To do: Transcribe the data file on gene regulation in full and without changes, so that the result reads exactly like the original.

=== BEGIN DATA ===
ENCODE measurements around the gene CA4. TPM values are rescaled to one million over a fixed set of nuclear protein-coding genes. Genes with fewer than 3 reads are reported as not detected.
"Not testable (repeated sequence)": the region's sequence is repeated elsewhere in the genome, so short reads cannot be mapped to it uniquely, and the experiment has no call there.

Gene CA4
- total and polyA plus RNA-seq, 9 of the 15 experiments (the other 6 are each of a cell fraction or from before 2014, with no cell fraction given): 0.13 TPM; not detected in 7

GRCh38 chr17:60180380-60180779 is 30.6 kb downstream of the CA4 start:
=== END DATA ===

ENCODE measurements around the gene CA4. TPM values are rescaled to one million over a fixed set of nuclear protein-coding genes. Genes with fewer than 3 reads are reported as not detected.
"Not testable (repeated sequence)": the region's sequence is repeated elsewhere in the genome, so short reads cannot be mapped to it uniquely, and the experiment has no call there.

Gene CA4
- total and polyA plus RNA-seq, 9 of the 15 experiments (the other 6 are each of a cell fraction or from before 2014, with no cell fraction given): 0.13 TPM; not detected in 7

GRCh38 chr17:60180380-60180779 is 30.6 kb downstream of the CA4 start: